Then comes Zaanse Schanse, a beautiful place full of fun facts with a name still unpronounceable to the both of us. Windmills line the large canal, each with a distinct purpose. True Holland monuments. As the sails rotated with the wind, they each machined a task: oil mills, paint mills, and spice mills . We toured a sawmill and were able to see how the entire operation, save loading and unloading the wood, was completed solely by the turning of wind powered gears. The windmills can be turned on and off, and during working hours, there were always a small handful of workers to oversee the process. A sweet man explained the mill’s functions to us entirely in Dutch before letting us get a few shy words in, “We don’t speak Dutch.” “Ohhh this is why you look confused! Okay, okay,” and he kindly went through the entire process again in English.
The shops closed down between 5 and 6pm, and having had little more than breakfast and cheese samples, we asked a shop owner for restaurant suggestions.
“There is a restaurant in Zaanse Schanse for a nice meal. It is a bit, uh, exclusive. But, if you walk across the river there is another place more… reasonable.” Taking the hint that maybe we weren’t dressed for an ‘exclusive’ meal, we went for a walk and came across an amazing, fresh deli. The food was the best we’d had over the entire trip. Lamb, tuna salad, shepherd’s pie, baked spinach salad, the sweetest lemonade.. the list goes on and on. All freshly made with healthy ingredients. No sandwiches for us that night!! Being that they were about to close also, a woman working there offered us samples and threw on some extras for us to try. “It’s the end of the day. Why not?!”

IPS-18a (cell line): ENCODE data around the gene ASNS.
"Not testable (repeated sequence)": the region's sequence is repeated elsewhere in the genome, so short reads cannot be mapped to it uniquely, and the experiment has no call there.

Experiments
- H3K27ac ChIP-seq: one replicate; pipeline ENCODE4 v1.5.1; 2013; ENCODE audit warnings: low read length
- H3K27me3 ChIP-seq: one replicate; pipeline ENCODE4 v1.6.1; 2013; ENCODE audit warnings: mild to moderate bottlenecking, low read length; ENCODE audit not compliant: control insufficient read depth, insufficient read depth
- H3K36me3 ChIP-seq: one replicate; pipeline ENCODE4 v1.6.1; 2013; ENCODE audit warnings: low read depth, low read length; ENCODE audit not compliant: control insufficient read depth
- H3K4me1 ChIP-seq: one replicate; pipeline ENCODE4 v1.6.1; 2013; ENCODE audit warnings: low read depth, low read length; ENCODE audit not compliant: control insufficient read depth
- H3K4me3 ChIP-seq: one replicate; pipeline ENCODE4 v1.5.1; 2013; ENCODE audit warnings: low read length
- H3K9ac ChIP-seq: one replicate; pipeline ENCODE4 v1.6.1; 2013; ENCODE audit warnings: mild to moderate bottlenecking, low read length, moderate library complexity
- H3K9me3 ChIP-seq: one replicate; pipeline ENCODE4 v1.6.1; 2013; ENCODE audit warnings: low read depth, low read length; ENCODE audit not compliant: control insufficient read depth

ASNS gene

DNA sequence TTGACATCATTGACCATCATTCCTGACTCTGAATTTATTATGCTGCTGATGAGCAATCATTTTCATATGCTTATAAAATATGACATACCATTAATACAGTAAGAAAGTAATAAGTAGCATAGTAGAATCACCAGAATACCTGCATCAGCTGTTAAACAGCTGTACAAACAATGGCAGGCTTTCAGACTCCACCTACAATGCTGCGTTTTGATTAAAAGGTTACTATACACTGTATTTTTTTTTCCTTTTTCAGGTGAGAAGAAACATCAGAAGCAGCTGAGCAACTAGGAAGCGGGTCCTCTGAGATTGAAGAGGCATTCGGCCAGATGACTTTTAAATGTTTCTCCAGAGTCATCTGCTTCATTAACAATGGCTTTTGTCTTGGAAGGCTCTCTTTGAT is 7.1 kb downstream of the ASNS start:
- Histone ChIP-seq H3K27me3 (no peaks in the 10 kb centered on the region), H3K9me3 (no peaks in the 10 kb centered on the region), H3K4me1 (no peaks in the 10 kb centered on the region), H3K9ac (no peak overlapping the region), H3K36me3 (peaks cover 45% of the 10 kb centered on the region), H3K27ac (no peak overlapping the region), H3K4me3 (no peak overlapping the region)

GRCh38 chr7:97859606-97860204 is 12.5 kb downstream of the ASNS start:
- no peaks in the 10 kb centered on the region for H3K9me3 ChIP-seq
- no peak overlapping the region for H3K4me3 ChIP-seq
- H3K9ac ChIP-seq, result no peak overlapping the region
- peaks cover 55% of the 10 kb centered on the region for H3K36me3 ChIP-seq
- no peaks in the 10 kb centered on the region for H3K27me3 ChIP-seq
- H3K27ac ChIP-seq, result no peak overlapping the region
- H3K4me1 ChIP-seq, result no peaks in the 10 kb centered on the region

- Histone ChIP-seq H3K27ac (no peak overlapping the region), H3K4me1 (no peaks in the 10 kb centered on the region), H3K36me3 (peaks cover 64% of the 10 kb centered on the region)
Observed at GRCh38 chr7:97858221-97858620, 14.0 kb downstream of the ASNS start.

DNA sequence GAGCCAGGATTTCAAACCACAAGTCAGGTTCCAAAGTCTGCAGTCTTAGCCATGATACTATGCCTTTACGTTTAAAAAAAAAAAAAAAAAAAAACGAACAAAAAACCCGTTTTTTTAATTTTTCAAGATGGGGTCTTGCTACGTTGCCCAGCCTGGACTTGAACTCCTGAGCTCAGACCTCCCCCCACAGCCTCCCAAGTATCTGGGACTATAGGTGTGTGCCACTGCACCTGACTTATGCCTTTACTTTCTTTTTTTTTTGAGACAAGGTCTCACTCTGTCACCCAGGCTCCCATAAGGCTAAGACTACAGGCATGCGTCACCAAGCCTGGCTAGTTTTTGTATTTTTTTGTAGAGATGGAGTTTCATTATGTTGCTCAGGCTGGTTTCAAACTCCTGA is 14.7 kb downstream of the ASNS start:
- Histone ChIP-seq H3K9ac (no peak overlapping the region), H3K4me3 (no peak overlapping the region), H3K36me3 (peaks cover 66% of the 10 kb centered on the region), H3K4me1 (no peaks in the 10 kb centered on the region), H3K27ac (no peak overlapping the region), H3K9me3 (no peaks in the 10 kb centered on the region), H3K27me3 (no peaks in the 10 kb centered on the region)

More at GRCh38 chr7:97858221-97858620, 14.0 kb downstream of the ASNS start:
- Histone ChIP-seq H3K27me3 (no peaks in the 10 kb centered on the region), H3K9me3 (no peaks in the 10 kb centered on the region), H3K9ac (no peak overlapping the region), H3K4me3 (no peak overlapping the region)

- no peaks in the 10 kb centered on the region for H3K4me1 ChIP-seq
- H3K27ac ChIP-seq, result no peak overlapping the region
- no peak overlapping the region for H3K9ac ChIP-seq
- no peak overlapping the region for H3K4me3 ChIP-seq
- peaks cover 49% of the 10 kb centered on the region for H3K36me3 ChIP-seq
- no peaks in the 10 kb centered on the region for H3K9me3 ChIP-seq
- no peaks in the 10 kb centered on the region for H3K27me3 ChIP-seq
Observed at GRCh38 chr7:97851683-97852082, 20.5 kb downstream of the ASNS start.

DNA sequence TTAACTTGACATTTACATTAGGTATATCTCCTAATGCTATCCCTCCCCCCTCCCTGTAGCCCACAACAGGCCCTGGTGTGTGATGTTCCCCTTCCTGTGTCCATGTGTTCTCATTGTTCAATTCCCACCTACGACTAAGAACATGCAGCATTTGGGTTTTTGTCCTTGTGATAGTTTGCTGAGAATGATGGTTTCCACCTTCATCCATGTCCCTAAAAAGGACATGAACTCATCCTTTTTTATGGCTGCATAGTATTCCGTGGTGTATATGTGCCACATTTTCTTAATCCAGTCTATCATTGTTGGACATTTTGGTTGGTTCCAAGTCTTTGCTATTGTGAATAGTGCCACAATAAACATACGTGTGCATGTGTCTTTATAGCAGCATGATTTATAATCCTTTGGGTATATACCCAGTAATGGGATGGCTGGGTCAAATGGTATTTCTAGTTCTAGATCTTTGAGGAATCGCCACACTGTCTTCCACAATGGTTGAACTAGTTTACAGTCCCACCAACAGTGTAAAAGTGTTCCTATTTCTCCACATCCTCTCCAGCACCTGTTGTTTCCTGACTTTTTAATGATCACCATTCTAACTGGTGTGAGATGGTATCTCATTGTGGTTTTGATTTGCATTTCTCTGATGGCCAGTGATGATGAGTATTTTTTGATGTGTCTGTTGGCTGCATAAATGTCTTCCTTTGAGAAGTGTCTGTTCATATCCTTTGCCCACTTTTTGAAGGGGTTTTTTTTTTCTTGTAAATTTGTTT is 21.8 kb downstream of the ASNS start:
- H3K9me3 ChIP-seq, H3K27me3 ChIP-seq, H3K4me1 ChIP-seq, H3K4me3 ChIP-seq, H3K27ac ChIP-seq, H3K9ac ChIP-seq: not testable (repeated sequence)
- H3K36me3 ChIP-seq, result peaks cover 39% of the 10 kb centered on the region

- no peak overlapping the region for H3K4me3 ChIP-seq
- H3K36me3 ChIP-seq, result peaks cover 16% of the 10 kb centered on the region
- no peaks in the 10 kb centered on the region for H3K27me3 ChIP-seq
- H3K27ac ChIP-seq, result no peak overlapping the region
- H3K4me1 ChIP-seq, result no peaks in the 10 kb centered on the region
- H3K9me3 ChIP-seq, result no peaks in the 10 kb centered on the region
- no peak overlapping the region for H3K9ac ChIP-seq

Perfect end to a perfectly Dutch day.
We’ve since come to learn of a perfectly reputable guide to all things food related in Amsterdam. In hindsight, I wish nothing more than to return to this spectacular city and sample Herring Sandwiches and the eco-friendly In Stock. Had I only discovered the Amsterdam-based blog, Wanderlusting K sooner! Check it out HERE!
This leads us to the number 1 attraction in The Netherlands: Pannenkoekenboot. Here’s a quick lesson in Dutch: It’s quite simple to read if you can read English, so let’s translate:
Pannenkoekenboot = Pannenkoeken + Boot
Pannenkoeken = Pancakes
Boot = Boat
What’s this spell? Pancake Boat! Yes, that’s right. Go write it down as a Must-Do. Not only do they serve your choice of apple, bacon, or original pannenkoeken in unlimited quantities, they also provide toppings galore: Meats, cheeses, fruits and jams, chocolates and sprinkles and syrups, and… please please try it.
Along the way, you get to cruise on Ij Lake (pronounced “eye”, a Wikipedia search just verified that it’s a lake, not the river we had presumed it to be). You’ll see a few of Amsterdam’s trademark sites such as The Eye, Central Station and its magnificent bike racks, and of course, Botel.
These great places all made the trip worthwhile, but we did have a bit of criticism to offer Amsterdam. Basically, that we felt our lives were always on the line and our time was always out of our control. Those with transportation sources have the final say in every situation, ferries, trams, and most of all- bikes. Whenever “Hotel Hotel Botel” wasn’t playing in my head, the final scene in Mean Girls definitely was. Except instead of Regina getting sideswiped by a bus, we were getting plowed over by a bike.
Luckily, like Regina, we survived 😉